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Hello,

In this special edition of our newsletter we have two lead stories. First we announce our 26th anniversary followed by an article about a multi generational workforce case study.  Also see articles on Payroll, Delivery Services, Fintech, Private Equity, Outsourcing, vacation time, and Benefits.  

Best,

Corban OneSource, CEO

From above Article.  

Throughout the latter part of the 20th century, the workplace was based on largely rigid, hierarchical systems that demanded a respect for authority and strictly dictated working styles, hours and promotional structures. This was a direct result of soldiers leaving active duty in the aftermath of World War II, integrating into civilian life, and creating organizational structures based on their experience in the armed forces. As the Baby Boomer generation begins to leave the workforce and younger generations have more influence, these old structures and rigid rules are beginning to soften with the new expectations that younger workers bring. However, this creates challenges for organizations looking to navigate multi generational workforce training. Let’s look at a Multi Generational Workforce Case Study.

 Multi Generational Workforce Case Study.

The modern workforce continues to grow more diverse. According to recent data published by John Hopkins University, the current workforce is comprised of Baby Boomers (19%), Generation X (35.5%), and Millennials (39.4%). However, 100,000 Baby Boomers reach retirement age every day, so by 2030, the workforce will be 30% Generation Z. Each of these generations brings unique values and perspectives to the workforce. For example, Baby Boomers sought job security while Millennials and Gen Z workers value company ethics and having a positive work-life balance.

And, as younger generations continue to constitute a larger portion of the workforce, policies will continue to change to keep pace with what these employees demand from their employers. 73% of Gen Z employees are looking for flexible work environments and 77% want to work for a company whose values align with their own.

At the same time, there is also an interesting challenge facing the workforce. As Baby Boomers age, the worker-to-retire ratio will be pushed lower than ever. This is not because young people are not working; they simply make up a smaller percentage of the population than Baby Boomers did at the same age. Thus, diversity programs should not just focus on race and ethnicity but evaluate the generational differences within the workforce.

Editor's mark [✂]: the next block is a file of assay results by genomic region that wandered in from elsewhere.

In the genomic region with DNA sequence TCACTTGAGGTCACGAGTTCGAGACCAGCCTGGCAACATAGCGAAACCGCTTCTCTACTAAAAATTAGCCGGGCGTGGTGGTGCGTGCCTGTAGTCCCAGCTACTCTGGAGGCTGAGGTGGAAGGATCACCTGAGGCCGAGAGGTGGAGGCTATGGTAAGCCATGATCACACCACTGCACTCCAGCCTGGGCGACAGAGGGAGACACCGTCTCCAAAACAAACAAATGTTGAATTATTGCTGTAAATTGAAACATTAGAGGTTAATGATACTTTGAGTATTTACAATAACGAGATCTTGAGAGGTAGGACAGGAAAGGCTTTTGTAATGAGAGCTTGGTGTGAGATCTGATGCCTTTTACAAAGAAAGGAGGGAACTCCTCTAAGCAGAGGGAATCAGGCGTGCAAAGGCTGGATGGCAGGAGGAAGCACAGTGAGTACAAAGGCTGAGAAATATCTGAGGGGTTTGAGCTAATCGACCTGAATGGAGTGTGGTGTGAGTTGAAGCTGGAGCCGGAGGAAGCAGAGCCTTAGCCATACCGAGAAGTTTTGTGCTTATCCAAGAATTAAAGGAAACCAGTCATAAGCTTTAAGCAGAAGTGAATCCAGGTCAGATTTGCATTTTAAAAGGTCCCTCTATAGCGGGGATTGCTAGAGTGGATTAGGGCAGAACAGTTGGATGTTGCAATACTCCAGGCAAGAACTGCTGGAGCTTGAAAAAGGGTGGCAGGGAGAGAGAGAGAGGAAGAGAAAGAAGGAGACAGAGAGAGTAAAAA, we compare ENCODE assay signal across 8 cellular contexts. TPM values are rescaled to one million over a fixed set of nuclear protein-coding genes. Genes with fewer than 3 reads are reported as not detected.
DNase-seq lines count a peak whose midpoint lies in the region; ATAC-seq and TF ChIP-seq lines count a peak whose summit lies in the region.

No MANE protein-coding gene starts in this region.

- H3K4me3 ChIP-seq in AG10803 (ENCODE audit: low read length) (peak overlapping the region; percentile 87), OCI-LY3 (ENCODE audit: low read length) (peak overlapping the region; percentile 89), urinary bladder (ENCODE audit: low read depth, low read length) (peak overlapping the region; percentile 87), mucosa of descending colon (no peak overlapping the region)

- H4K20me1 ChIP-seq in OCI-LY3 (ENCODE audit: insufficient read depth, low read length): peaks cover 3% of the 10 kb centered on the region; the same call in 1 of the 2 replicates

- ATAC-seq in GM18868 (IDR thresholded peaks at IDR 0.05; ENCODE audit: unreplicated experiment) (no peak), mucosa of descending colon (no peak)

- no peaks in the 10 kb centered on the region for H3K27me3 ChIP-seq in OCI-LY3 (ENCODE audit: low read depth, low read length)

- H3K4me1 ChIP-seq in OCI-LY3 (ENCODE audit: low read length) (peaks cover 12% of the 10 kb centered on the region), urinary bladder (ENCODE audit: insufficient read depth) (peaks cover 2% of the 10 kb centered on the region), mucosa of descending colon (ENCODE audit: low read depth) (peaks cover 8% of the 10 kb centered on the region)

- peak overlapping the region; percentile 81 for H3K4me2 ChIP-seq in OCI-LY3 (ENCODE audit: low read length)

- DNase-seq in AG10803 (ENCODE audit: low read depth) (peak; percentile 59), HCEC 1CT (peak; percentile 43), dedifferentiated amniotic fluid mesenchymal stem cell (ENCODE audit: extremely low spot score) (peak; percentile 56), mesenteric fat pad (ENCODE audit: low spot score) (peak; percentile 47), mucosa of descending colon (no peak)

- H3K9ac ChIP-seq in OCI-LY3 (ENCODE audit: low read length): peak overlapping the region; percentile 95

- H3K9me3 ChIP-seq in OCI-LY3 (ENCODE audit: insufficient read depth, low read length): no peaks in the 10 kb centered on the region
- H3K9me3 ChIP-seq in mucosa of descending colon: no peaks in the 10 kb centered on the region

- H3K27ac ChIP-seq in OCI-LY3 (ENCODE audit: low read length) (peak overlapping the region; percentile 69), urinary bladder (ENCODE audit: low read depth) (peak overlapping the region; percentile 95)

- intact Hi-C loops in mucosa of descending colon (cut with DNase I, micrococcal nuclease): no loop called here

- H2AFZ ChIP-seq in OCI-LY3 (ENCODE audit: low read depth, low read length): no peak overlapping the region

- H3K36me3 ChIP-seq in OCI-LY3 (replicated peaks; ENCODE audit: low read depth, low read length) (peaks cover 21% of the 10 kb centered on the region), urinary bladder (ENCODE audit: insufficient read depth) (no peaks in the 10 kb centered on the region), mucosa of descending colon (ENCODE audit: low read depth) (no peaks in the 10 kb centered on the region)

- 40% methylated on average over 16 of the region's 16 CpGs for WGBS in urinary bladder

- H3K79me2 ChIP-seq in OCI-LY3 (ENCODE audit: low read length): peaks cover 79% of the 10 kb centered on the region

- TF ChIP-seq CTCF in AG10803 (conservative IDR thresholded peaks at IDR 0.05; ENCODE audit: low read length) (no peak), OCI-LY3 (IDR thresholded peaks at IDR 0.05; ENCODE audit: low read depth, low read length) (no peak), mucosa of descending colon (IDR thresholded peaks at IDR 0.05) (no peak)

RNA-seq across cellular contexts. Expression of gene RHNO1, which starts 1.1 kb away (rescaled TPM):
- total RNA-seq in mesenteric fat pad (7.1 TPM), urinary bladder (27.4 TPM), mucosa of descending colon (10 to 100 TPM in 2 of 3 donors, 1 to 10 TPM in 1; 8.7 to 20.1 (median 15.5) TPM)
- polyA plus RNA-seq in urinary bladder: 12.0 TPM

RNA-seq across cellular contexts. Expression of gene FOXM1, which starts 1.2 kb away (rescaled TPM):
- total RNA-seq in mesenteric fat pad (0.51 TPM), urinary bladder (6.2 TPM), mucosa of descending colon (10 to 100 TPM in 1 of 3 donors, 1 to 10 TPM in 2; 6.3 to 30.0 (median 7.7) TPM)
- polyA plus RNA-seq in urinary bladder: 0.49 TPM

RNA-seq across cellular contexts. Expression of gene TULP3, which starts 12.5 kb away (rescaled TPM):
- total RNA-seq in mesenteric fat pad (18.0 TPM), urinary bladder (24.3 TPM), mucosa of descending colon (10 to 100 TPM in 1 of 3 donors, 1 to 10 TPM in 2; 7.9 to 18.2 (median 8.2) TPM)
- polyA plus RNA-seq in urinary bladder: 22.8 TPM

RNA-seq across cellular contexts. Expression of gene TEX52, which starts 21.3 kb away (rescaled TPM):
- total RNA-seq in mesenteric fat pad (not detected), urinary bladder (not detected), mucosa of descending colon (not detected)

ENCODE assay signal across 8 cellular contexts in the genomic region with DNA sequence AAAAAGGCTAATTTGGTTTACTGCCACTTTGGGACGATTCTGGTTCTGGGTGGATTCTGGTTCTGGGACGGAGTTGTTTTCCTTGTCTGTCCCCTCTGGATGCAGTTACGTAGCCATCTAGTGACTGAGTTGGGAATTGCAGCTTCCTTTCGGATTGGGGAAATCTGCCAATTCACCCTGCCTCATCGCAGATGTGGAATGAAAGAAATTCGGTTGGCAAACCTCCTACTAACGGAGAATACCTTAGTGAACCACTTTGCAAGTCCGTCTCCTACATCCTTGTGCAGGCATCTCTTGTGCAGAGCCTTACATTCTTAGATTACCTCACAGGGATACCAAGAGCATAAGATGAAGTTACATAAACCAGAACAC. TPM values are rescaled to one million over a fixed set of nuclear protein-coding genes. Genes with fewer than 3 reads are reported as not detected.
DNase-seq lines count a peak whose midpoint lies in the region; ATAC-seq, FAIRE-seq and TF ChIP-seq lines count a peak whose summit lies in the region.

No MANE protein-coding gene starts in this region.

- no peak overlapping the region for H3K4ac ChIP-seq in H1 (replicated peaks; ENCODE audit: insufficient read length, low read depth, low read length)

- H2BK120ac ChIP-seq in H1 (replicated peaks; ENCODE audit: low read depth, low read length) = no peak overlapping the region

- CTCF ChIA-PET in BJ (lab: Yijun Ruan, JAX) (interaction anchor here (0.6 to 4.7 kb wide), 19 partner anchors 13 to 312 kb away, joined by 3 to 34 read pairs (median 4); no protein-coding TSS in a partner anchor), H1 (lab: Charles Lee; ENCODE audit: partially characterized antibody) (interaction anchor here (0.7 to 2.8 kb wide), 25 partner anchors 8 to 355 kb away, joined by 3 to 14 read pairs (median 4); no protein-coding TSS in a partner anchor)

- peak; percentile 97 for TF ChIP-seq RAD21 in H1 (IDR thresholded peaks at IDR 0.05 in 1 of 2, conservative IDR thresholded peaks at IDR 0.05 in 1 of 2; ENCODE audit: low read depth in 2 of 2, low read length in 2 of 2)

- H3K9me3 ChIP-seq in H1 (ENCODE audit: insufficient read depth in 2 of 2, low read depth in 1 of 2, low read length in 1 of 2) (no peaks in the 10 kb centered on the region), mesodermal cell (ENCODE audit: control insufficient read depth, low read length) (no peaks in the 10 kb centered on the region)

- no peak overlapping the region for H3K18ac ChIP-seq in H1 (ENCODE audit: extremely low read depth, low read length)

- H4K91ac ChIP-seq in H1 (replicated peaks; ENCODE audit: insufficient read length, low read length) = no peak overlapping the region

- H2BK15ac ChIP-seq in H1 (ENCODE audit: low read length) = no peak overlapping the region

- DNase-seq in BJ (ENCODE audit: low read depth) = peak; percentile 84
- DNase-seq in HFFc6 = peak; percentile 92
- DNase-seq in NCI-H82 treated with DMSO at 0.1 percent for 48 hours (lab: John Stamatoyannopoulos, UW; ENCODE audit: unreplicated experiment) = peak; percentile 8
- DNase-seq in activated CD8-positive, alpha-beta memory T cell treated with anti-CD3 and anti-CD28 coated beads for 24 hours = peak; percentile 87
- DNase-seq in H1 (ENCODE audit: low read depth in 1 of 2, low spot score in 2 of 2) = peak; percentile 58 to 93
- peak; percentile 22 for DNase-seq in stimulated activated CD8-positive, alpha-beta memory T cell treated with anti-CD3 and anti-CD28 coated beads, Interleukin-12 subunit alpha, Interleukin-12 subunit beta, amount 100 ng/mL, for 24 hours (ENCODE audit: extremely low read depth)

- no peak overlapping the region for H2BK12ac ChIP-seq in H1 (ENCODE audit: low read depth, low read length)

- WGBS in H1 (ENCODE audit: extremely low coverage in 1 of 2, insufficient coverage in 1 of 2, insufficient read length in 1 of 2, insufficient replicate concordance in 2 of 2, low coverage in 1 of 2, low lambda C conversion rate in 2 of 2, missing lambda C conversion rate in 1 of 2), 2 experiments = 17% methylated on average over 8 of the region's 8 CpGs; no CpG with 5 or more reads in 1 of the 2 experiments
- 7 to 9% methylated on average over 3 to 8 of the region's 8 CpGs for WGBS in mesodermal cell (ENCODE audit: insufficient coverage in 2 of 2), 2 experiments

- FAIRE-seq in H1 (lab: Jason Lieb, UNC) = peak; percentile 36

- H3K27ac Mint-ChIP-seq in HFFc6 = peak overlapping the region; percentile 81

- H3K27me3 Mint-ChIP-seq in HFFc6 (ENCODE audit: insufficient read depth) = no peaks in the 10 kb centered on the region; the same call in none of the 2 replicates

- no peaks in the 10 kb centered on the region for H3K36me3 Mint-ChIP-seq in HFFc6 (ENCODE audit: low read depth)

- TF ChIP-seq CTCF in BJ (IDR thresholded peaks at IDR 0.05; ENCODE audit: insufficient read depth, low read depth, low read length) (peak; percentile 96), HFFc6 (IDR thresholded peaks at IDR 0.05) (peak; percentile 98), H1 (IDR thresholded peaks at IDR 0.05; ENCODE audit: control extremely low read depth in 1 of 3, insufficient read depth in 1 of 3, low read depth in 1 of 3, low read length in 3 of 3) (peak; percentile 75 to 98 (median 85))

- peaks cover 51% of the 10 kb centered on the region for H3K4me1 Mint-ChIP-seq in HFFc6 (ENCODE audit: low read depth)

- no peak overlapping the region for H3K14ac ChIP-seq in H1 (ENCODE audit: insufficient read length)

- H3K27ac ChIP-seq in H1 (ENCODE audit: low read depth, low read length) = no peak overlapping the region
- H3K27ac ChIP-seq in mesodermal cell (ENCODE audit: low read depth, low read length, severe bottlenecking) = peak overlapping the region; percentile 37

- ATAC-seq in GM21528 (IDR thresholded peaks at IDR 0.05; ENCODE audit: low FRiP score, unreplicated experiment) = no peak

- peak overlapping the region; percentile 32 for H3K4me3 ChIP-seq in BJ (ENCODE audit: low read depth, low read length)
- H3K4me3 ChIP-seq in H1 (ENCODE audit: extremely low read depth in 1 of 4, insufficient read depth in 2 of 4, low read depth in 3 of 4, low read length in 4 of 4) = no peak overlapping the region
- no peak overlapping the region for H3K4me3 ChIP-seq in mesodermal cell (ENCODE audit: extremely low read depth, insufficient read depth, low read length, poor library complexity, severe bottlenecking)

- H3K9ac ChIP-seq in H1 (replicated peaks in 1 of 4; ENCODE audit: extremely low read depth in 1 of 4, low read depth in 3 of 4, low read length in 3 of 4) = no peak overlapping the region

Multi Generational Workforce Case Study

To support this diverse workforce that spans numerous generations with distinct preferences, it’s important to develop training programs that accommodate them accordingly.

  1. Challenge Stereotypes: As your organization seeks to implement multi-generational workforce training, begin by identifying and looking to overcome traditional, harmful stereotypes about each generation. Perpetuating stereotypes only strengthens the divide between employees of different generations. Employee values are largely influenced by experiences within their lives and professional careers, like economic recessions and a global pandemic. However, not every member of a generation has reacted to the same events the same way. Avoid making age-based assumptions and instead, try to understand the events that these generations have experienced.
  2. Establish Clear Communication: It cannot be assumed that everyone will have the same communication preferences. Leaders especially should seek to understand what types of interactions employees feel most comfortable with and build a communication strategy that can meet these preferences or provide a compromise. For example, younger employees may prefer text or email for communication, while older employees may prefer phone calls and face-to-face interactions.
  3. Respect Boundaries: In the modern workforce, topics that were once considered avoidable, like mental health, pay, and diversity, are now discussed with wider acceptance, especially by younger generations. Companies should seek to develop an inclusive decision-making process that values the opinions of a diverse workforce and ensure that each employee can weigh in on discussion regardless of experience level, age, or seniority.

For companies having difficulty navigating the nuances of a Multi Generational Workforce Case Study, turning to an HR outsourcing partner, like Corban OneSource, with experience providing service to companies that have between 75 and 6,000 employees, can help guide you through the HR and compliance process for improved hiring, onboarding, and retention.

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